Simulations using a microscopic model are also included in the plots of Figure 1. This microscopic model simulates an SIS dynamics in a degree regular network of that changes at each timestep. From one step to another, an agent is selected; if it is an adopter it recovers with probability , if not, it adopts with probability , where is the number of adopters among randomly chosen agents. There is an initial seed of infected agents which we fix to of the total population.
In pannels (A)A and (B)B of Figure 1 results of the simulations are shown in blue dots over the analytical solution. For panel (C)C, simulations are shown in panel (D)D. As can be seen, the system exhibits hysteresis in the region , where there is bistability. There system ends at or depending on the initial condition.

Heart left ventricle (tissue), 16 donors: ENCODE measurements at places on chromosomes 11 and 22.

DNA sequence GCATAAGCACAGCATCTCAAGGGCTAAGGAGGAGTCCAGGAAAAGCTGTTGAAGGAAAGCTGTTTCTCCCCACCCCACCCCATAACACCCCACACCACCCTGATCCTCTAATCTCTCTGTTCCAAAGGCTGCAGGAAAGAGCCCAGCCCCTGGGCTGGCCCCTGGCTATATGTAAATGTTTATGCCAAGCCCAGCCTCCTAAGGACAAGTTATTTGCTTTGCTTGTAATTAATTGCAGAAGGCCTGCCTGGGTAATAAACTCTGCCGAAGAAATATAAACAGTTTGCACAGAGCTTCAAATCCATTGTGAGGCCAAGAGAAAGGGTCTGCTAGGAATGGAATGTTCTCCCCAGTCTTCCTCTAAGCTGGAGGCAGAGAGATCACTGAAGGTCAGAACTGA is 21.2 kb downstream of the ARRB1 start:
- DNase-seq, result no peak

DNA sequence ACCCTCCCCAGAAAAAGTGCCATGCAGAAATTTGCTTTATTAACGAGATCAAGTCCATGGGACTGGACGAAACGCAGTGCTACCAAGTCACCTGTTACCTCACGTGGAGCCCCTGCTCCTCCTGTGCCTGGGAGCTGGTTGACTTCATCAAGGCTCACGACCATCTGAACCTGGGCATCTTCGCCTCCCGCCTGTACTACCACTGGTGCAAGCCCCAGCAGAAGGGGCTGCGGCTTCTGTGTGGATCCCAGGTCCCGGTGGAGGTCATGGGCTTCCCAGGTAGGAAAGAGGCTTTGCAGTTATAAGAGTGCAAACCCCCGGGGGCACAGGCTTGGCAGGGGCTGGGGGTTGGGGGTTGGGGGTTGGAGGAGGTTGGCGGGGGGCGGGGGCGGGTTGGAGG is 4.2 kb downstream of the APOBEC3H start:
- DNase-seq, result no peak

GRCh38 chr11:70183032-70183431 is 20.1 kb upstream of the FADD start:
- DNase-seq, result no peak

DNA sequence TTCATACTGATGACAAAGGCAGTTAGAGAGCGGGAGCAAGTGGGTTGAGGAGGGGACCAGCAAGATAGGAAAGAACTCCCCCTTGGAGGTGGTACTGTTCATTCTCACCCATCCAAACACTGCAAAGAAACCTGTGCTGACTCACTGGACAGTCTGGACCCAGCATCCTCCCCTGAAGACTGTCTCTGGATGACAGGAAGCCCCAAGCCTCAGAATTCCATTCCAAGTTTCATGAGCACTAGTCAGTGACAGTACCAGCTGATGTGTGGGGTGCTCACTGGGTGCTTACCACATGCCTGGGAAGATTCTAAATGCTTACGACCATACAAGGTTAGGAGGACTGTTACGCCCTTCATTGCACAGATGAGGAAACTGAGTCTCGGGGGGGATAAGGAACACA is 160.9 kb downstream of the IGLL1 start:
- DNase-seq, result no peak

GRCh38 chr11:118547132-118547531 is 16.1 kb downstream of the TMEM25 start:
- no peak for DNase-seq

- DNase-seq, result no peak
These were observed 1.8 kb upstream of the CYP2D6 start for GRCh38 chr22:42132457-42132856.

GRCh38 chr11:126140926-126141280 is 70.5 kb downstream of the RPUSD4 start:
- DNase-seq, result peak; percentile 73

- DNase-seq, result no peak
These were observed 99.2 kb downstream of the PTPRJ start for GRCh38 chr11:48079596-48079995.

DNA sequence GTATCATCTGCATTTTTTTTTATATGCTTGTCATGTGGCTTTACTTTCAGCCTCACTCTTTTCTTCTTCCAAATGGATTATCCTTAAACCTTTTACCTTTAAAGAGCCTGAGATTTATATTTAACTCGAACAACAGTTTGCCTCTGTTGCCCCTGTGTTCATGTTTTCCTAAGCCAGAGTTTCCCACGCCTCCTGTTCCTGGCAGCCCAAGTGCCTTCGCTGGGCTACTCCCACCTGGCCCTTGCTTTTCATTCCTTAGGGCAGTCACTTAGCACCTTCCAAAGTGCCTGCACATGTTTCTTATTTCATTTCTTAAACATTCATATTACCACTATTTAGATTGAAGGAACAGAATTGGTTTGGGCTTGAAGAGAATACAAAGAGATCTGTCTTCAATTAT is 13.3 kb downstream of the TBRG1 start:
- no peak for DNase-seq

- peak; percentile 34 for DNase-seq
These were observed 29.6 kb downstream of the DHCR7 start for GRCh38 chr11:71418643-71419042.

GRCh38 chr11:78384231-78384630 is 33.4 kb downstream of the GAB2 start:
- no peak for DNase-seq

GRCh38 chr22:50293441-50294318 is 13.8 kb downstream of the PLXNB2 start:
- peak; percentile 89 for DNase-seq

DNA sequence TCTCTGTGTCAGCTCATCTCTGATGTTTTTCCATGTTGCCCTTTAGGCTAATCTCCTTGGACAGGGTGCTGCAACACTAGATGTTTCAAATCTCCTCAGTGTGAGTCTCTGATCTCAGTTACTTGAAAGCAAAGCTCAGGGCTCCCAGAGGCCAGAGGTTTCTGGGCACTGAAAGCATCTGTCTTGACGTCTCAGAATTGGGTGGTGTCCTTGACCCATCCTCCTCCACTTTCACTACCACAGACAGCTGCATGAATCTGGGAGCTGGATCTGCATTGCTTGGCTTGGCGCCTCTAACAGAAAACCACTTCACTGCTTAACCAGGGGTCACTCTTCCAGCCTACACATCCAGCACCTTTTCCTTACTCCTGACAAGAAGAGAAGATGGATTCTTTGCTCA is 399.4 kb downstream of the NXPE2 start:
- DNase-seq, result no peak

Fig. 1 also illustrates the two different kinds of transitions. The density of adopters stays at zero until a critical value of , where the system goes to by either a continuous transition or a discontinuous transition. As can be observed, provided a value for , the size of the jump increases with . For values of the system resembles the epidemic-like models while for values the transition is threshold-like.
Fig. 2 shows this parameters space for . The white region represents the parameters combination for a continuous transition while the light gray region corresponds to a discontinuous transition. The dark gray region is the condition that on Eq. (8), that is, that the value where both curves meet is in the range ,
This constraint implies that the in dark gray region in the plot there is only one possible solution, .